Szczepanski’s List of Open Access Journals | EBSCO

“After decades of experience in acquisitions in humanities and social sciences, Jan Szczepanski began collecting free e-journal titles in the late 1990s. He was inspired first by an important journal he could not purchase, then by a study which uncovered just how many free high-quality e-journals there are. 

Now Jan maintains what is probably the world’s largest list of open access journals in the humanities and social sciences, which he makes publicly available. Titles on the list come from all over the world and in many languages, and cover a wide range of humanities and social sciences disciplines, including music, philosophy, art and history.”

Global Sustainability Coalition for Open Science (SCOSS) hits half-million Euro funding mark – News Service

“Thanks to dozens of quick-acting universities and institutions in Australia, Europe & North America, a new effort to secure Open Science infrastructure is off to a strong start. More than 680 000 Euros have been pledged to support DOAJ and SHERPA/RoMEO already.”

Students as Active Contributors in the Creation of Open Educational Resources

“Open Educational Resources (OER) provide promising opportunities to share and create learning materials without violating copyright law. Until now, the use and creation of OER were mainly discussed with regard to faculty and instructors. Less attention has been paid to students, so this paper is focused on their perspective on OER and argues that students can and should play an important part in the context of OER. A brief introduction to the concept of OER and their advantages is followed by an overview of the principles of Service-Dominant Logic (SDL), a theoretical framework that we consider to be a useful instrument for a better understanding of the student’s role in the use and production of OER. Focusing on the creation of value in service exchanges, this theoretical approach supports the notion that students who are using OER do in fact play an active role in the value creation of OER. We also present results from a recent empirical survey conducted in Austria, which was also focused on the students’ perspective on OER. Based on the available evidence, we conclude that an OER-friendly environment for students enhances the use and production of OER at Higher Education Institutions (HEI), which benefits all involved parties in the long term. Consequently, we propose a set of recommendations that should effect positive changes, and suggest some practical means of implementing them. “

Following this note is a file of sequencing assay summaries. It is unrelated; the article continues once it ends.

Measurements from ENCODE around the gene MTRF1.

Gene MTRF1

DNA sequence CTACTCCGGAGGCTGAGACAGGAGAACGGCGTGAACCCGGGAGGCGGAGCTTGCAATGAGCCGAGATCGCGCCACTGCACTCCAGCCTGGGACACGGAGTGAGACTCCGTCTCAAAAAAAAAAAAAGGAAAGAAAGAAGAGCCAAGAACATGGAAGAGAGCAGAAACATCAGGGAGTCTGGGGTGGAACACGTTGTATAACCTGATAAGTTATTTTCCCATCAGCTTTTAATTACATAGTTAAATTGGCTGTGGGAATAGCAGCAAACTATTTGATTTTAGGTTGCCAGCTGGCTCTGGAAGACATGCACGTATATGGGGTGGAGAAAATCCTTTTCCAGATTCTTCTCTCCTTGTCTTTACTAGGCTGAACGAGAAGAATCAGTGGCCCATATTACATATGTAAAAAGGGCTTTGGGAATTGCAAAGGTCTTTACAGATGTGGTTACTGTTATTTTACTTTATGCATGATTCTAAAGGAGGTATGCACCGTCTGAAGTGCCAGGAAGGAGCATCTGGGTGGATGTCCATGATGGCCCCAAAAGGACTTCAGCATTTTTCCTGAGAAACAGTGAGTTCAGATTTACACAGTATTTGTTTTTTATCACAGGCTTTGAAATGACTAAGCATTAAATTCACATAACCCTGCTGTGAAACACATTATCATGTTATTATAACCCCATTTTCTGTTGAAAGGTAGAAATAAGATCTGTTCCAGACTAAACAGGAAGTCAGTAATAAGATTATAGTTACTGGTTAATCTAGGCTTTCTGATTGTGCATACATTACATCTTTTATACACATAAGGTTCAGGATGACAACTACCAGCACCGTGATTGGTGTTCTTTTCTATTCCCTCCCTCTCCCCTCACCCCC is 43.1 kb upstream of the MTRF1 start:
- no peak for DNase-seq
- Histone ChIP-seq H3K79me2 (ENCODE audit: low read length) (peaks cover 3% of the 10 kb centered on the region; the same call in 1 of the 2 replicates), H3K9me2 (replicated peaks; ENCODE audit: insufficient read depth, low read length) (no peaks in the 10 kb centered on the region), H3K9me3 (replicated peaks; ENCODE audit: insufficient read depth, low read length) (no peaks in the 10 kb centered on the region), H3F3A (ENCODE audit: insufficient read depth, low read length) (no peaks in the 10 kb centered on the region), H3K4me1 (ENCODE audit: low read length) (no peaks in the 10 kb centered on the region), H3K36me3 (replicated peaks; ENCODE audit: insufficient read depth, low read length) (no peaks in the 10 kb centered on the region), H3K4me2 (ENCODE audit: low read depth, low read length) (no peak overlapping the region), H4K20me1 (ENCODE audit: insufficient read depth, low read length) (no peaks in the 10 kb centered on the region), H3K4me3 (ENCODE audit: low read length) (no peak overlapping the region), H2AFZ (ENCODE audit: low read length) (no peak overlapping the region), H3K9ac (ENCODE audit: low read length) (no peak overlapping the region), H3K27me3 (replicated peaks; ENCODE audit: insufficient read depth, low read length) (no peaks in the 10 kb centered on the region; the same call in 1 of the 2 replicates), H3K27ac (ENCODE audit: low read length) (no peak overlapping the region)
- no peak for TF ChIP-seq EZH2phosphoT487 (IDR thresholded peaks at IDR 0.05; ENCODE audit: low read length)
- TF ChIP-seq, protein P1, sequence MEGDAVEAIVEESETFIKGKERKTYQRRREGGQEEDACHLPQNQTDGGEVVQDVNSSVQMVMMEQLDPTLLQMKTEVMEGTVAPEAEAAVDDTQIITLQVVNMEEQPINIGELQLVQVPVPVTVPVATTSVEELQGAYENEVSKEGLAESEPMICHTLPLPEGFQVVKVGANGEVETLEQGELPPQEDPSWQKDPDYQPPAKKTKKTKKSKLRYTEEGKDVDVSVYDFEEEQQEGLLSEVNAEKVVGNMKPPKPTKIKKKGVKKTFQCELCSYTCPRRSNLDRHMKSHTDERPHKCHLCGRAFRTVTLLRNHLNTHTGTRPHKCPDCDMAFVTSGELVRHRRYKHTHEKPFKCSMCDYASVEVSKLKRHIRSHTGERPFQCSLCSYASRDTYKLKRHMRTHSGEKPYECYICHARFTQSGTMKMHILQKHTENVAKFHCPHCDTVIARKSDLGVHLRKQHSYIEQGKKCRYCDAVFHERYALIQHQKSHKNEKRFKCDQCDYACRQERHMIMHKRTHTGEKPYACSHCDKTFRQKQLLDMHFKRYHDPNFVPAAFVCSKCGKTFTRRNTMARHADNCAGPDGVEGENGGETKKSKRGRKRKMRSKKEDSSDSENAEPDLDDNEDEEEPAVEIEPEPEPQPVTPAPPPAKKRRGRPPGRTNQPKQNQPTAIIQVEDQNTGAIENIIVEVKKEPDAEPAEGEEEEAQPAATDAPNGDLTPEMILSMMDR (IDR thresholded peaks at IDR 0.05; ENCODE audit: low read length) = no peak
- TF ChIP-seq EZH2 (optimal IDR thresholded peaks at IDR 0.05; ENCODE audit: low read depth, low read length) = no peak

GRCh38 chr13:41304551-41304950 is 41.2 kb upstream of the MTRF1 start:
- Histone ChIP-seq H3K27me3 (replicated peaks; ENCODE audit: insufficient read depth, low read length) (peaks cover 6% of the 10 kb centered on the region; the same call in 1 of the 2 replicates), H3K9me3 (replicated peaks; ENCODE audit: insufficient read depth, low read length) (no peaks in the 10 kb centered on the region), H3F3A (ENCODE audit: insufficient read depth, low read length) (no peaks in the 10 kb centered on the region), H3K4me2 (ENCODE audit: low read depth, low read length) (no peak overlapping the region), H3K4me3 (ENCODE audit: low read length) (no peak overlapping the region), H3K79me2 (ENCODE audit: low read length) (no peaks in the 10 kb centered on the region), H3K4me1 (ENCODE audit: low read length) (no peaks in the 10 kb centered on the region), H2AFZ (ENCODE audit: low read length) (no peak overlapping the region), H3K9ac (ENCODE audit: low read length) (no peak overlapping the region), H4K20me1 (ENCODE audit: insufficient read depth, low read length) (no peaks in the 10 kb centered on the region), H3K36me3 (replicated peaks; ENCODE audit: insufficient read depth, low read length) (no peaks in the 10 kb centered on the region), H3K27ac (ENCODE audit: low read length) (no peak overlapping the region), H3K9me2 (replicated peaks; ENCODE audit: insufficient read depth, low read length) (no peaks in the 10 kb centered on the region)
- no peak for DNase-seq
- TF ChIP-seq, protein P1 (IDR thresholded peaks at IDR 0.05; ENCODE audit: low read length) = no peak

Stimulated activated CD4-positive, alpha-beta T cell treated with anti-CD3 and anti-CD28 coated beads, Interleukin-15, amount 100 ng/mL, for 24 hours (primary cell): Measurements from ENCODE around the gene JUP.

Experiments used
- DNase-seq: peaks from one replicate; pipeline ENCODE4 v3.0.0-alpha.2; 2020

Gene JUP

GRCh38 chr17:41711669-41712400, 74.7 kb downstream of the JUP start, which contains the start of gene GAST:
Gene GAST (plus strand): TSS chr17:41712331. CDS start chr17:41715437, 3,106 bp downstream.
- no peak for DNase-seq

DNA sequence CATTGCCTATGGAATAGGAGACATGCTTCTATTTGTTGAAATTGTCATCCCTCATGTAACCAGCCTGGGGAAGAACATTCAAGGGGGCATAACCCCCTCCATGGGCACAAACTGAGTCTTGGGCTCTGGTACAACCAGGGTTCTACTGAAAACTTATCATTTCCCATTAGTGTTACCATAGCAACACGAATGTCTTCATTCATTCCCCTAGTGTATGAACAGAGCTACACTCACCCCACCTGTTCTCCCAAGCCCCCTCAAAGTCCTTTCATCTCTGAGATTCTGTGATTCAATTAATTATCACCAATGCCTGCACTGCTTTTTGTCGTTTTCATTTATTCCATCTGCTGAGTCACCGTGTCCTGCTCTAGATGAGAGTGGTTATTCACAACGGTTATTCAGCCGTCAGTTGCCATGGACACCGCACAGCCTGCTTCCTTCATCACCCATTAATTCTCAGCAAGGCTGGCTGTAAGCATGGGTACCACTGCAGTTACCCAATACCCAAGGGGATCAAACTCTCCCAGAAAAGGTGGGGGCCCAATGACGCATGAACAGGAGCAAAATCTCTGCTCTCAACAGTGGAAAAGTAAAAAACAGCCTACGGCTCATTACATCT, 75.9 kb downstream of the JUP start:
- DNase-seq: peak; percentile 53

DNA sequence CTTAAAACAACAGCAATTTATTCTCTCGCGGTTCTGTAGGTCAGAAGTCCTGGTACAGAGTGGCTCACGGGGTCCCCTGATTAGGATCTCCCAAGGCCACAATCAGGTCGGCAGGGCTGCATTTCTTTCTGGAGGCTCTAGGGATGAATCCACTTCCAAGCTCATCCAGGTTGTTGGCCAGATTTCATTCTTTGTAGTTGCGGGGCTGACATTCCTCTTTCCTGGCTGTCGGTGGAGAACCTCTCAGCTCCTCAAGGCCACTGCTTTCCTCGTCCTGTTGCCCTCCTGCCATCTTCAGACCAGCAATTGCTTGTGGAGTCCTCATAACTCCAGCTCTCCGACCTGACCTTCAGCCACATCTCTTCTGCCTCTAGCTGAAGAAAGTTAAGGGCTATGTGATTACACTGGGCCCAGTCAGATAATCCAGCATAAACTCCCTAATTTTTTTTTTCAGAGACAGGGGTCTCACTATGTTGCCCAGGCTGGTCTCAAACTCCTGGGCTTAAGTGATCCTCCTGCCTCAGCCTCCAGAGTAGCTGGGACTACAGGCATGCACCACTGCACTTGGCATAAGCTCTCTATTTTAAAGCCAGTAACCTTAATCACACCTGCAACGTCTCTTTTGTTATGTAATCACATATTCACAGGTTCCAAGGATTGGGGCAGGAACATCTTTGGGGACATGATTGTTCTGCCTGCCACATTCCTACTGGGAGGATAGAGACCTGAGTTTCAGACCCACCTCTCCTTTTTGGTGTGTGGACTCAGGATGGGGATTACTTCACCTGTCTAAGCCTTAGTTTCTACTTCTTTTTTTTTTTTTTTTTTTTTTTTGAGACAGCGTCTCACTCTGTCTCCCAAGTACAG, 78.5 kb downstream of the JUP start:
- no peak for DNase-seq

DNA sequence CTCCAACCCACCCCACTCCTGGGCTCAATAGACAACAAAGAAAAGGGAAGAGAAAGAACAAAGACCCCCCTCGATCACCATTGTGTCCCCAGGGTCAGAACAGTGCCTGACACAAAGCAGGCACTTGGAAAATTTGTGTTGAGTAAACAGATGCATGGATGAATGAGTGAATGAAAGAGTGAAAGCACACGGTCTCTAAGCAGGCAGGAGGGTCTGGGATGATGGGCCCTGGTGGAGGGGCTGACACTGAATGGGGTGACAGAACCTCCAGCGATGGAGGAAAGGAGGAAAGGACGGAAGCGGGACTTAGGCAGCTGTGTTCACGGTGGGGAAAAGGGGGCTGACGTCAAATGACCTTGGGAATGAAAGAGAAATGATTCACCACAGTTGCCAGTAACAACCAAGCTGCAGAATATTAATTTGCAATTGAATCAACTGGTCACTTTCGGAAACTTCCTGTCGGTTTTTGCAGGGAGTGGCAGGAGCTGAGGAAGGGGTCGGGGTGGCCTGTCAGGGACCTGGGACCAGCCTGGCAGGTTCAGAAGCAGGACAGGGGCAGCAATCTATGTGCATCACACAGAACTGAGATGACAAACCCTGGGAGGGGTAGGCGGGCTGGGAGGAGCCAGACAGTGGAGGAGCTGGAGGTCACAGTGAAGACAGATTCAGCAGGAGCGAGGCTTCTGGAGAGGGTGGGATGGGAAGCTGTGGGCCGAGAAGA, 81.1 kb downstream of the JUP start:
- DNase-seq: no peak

Towards universal open access? Why we need bibliodiversity rather than a “silver bullet” | SciELO in Perspective

“As a conclusion, too often, the discussion on open access models is sometimes completely confused, sometimes too simplistic, and usually based on undue generalization of local situations and even singular experiences. It doesn’t reflect properly the variety of parameters that influence the way research is practiced and communicated amongst peers and towards societies at large. Therefore, we desperately need a better-informed discussion based on case studies and probably driven by the actor-network theory because it allows for a modelling of how diverse stakeholders interact in the scholarly communication process. Because we need not only open access, but above all open scholarly communication models that serve the actual needs of the research communities and societies to create knowledge and benefit from it, we need an open access model based on bibliodiversity.”

Silencing Science Tracker – Sabin Center for Climate Change Law

“The Silencing Science Tracker is a joint initiative of the Sabin Center for Climate Change Law and the Climate Science Legal Defense Fund. It tracks government attempts to restrict or prohibit scientific research, education or discussion, or the publication or use of scientific information, since the November 2016 election….”

Bridging the Gap Between Digital Measures and Digital Commons in Support of Open Access: Or, How I Learned to Stop Worrying and Love Human Mediation: Collection Management: Vol 39, No 1

Abstract:  Utah State University is home to a Digital Commons repository and an instance of the Digital Measures activity-reporting tool. The prospect of linking these two systems, such that content is automatically harvested from Digital Measures for upload into the Digital Commons, is alluring. Our initial efforts were abandoned due to lack of faculty permissions and low-quality metadata. However, with the passage of an Institutional Open Access Policy, we resumed investigation. We found that the process of harvesting from Digital Measures and uploading to Digital Commons could be streamlined, if not fully automated. Our initial harvest revealed that human-mediation is desirable.

Declaration on Access to Research Data from Public Funding

THE GOVERNMENTS of Australia, Austria, Belgium, Canada, China, the Czech Republic, Denmark, Finland, France, Germany, Greece, Hungary, Iceland, Ireland, Israel, Italy, Japan, Korea, Luxembourg, Mexico, the Netherlands, New Zealand, Norway, Poland, Portugal, the Russian Federation, the Slovak Republic, the Republic of South Africa, Spain, Sweden, Switzerland, Turkey, the United Kingdom, and the United States: …

DECLARE THEIR COMMITMENT TO:

Work towards the establishment of access regimes for digital research data from public funding in accordance with the following objectives and principles: …”